Sacramental wine 1 of 4

While wine is enjoyed as a beverage and a food by billions every day, it also is integral part of religious worship.

Roman Catholics include wine in every celebration of the Mass. Although viewed differently from theological point of view, Episcopalians and Lutherans include wine in their services. Jews use kosher wine in such celebrations as Passover.

This and next three columns: the sacramental/altar wine story.

Can you use “just any old wine” on the altar? Heavens, no. There are strict rules governing “fruit of the vine and work of human hands.”

According to Catholic canon law, sacramental “wine must be natural, made from grapes of the vine, and not corrupt.”

There can be fevered discussion about what “not corrupt” means. Does adding sulfites to preserve wine constitute corruption? Generally, no—sulfites occur naturally in all wine. But what about adding more? Without sulfites, white wines in particular have short shelf life, turn brown and bad. That is real problem for altar wines because they often are stored up to a year. Blessed be sulfites.

How about adding spirit alcohol to prevent souring or spoilage? Add away as long as spirit was distilled from grapes (grape brandy), it is added during fermentation, and alcohol level of final product does not exceed 18 percent. Peace be with you, and with your spirit.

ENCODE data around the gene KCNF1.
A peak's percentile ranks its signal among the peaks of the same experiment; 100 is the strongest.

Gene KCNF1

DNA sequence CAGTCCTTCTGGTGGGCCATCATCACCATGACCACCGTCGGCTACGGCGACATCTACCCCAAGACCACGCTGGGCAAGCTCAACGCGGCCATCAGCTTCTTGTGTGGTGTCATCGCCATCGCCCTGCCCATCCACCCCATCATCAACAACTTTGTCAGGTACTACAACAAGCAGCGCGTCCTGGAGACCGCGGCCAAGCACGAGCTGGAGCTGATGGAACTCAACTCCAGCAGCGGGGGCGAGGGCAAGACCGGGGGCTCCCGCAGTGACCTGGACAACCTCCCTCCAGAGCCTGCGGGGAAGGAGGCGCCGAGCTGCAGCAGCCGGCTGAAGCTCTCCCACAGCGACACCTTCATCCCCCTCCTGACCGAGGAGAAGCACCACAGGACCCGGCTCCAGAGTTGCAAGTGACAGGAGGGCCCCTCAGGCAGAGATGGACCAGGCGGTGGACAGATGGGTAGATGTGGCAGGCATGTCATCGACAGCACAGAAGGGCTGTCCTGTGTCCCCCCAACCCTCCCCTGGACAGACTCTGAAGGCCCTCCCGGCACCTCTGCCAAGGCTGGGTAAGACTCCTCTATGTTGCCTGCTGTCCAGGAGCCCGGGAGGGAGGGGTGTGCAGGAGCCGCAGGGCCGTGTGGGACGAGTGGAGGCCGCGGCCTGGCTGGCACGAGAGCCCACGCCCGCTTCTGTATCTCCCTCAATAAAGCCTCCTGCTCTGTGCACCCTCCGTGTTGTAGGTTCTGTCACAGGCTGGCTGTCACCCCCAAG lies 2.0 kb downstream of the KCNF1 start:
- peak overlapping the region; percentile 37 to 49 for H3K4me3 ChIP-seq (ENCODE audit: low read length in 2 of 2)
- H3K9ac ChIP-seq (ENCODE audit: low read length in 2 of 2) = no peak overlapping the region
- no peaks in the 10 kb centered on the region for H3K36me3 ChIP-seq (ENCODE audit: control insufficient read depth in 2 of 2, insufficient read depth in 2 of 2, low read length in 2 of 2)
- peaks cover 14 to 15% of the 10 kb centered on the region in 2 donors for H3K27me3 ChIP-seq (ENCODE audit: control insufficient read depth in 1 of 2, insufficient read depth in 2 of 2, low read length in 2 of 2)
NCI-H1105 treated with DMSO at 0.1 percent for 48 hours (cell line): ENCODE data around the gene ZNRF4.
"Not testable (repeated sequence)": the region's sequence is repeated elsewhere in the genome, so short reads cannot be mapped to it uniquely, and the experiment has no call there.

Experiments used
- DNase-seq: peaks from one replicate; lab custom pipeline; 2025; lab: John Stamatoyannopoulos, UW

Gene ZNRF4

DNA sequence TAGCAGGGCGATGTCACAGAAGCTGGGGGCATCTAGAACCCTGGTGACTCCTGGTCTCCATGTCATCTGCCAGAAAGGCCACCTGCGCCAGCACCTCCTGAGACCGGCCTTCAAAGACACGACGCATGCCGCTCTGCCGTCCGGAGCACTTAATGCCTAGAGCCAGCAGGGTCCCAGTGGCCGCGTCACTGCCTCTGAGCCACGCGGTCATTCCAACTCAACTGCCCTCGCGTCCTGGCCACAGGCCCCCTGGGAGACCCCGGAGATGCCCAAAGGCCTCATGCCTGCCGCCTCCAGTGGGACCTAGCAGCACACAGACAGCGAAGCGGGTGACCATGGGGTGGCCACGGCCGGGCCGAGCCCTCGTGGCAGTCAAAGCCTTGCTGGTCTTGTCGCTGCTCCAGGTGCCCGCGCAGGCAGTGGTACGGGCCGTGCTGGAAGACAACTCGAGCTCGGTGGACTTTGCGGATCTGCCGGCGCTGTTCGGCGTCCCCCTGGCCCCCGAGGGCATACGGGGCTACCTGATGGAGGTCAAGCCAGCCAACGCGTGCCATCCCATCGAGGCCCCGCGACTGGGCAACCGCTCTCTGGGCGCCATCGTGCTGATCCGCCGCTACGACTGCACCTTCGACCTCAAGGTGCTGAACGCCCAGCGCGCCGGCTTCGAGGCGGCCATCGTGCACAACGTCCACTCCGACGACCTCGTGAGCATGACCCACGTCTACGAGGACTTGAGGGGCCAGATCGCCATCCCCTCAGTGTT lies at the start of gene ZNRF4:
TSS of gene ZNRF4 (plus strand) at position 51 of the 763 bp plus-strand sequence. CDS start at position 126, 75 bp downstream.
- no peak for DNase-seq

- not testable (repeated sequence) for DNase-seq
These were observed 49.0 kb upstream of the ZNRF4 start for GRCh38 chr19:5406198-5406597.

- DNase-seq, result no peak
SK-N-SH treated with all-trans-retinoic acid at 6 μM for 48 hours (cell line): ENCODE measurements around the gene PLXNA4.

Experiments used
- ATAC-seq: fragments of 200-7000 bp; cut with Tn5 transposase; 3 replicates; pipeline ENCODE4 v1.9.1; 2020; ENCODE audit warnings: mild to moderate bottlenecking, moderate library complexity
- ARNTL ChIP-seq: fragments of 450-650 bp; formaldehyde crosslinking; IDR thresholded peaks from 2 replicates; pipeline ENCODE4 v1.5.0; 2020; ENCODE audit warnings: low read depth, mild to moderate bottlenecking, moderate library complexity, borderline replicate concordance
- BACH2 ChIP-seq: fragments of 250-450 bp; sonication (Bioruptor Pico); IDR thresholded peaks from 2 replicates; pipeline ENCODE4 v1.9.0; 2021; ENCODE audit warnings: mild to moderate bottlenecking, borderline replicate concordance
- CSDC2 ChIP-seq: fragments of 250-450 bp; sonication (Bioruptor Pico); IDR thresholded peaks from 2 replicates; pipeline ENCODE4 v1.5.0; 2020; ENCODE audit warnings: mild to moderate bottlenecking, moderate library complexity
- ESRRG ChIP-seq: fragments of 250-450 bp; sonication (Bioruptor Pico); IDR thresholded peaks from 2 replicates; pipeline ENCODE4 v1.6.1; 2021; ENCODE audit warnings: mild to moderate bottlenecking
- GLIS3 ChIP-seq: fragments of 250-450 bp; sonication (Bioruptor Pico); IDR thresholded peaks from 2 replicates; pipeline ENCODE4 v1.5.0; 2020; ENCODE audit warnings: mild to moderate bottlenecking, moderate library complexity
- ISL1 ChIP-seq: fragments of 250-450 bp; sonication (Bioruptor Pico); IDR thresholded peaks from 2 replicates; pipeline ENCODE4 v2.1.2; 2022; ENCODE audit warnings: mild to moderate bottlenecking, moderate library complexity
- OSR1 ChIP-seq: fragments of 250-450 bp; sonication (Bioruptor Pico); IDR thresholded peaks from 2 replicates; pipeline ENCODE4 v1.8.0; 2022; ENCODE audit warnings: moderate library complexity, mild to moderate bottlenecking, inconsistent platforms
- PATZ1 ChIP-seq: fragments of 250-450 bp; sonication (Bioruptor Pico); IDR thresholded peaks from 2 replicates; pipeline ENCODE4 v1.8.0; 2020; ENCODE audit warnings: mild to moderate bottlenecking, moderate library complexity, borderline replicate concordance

Other additives, such as water, juice not from grapes, sugar to boost alcohol during fermentation, alcohol to boost alcohol after fermentation, and anything else? For God’s sake, don’t even think about it.

Red, white, rosé/rosato? All acceptable styles. Hallelujah.

Makers? Two California companies dominate with more than 90 percent of business. We’ll meet them and others next week.

Unless you are priest or church, you cannot purchase sacramental wine, so no recommendations this week. In following three weeks, however, we will include tasting notes on wines used by area Catholic churches.